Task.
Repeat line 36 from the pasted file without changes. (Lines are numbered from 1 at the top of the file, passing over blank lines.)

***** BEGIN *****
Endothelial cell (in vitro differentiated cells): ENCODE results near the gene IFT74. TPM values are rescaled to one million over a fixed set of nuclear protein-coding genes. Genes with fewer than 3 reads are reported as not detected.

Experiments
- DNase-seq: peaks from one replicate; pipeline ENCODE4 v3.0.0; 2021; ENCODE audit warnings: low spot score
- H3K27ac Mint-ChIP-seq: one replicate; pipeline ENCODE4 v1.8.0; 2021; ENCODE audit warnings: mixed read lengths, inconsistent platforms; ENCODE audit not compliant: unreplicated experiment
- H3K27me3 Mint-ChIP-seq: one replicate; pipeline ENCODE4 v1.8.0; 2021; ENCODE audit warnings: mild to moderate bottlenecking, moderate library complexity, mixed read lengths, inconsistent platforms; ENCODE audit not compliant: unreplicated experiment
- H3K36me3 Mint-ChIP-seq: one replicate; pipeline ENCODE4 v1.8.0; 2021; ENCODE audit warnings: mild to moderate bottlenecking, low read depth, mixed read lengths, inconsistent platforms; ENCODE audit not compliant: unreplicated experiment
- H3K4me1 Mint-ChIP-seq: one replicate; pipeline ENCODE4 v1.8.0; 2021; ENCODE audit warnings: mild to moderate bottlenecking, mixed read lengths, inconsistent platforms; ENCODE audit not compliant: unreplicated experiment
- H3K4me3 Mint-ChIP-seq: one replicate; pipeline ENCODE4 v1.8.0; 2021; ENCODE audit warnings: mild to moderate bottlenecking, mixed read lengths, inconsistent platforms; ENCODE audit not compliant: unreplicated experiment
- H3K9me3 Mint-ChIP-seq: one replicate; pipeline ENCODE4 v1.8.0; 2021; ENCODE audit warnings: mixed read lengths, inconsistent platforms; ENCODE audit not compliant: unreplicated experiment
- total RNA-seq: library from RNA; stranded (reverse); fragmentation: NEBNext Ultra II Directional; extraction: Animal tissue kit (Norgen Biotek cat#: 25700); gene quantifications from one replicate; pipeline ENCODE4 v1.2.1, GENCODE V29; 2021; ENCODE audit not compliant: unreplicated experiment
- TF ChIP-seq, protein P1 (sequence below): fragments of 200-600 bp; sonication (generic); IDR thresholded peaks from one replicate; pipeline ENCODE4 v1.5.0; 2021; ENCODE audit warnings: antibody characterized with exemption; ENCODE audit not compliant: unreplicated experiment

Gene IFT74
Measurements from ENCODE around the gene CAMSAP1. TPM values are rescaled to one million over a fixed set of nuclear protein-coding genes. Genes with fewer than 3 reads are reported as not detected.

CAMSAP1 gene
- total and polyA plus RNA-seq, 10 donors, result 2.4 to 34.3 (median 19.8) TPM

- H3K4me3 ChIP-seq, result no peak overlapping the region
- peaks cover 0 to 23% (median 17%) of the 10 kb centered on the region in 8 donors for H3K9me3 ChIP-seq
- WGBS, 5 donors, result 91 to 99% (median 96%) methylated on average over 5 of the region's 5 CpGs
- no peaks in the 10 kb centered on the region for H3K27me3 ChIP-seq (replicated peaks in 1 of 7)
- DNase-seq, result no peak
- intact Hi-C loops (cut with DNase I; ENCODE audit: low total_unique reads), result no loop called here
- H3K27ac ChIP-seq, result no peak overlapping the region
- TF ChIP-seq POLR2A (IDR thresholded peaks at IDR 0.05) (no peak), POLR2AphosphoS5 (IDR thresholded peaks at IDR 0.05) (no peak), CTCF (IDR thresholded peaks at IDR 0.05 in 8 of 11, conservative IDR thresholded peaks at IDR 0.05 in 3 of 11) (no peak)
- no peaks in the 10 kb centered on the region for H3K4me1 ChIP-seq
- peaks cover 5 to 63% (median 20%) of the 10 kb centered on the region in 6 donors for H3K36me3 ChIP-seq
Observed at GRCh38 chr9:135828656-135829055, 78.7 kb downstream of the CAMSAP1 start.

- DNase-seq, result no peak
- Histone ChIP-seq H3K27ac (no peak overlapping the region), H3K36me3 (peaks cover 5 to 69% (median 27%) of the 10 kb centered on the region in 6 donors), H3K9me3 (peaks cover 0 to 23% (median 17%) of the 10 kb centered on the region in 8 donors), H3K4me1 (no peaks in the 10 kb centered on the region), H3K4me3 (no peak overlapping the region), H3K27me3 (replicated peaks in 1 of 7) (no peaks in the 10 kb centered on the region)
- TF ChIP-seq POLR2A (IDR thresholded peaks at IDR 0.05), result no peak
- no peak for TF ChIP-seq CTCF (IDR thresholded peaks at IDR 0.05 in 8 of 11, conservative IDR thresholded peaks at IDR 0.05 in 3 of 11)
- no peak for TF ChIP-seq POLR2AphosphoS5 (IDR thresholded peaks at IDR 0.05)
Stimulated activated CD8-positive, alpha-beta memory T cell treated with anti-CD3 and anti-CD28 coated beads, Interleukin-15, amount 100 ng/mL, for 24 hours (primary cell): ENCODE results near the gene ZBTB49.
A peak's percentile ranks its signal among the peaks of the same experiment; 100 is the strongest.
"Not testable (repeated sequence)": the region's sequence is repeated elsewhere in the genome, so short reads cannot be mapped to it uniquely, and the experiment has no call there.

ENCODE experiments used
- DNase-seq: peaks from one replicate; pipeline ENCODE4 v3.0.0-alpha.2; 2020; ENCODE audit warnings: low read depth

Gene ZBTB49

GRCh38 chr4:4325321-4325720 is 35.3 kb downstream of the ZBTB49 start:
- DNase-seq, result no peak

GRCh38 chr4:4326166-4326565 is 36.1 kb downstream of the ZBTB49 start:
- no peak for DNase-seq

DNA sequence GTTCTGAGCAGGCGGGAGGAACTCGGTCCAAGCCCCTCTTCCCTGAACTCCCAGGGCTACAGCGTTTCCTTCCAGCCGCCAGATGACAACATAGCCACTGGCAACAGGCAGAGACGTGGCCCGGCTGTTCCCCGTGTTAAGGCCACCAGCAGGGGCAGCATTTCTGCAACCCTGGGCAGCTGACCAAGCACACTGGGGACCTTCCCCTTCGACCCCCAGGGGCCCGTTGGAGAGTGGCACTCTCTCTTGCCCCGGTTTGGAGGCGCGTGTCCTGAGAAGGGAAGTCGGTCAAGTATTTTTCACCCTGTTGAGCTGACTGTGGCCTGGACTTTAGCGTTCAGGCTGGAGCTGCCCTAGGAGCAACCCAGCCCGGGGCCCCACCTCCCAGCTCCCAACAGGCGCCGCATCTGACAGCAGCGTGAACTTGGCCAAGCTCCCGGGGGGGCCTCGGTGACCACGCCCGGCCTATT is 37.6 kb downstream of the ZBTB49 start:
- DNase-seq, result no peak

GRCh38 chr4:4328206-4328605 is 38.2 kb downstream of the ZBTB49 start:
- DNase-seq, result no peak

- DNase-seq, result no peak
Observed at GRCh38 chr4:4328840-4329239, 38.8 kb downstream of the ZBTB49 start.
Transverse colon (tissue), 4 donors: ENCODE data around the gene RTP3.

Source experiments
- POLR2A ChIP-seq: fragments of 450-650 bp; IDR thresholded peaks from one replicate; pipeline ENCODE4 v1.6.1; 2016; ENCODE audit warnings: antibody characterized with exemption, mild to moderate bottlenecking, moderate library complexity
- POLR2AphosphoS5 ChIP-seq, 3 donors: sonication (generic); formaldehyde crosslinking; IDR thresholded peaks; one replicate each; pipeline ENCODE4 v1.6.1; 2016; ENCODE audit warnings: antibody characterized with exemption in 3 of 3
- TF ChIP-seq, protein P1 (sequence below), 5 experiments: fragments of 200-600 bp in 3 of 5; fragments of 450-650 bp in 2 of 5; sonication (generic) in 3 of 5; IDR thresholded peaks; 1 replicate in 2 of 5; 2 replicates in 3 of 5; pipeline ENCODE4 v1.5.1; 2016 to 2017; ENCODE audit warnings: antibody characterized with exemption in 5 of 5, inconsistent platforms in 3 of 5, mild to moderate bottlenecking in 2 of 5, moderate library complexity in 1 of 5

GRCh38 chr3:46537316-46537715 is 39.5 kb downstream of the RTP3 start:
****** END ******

- DNase-seq: peaks from one replicate; pipeline ENCODE4 v3.0.0-alpha.2; 2020; ENCODE audit warnings: low read depth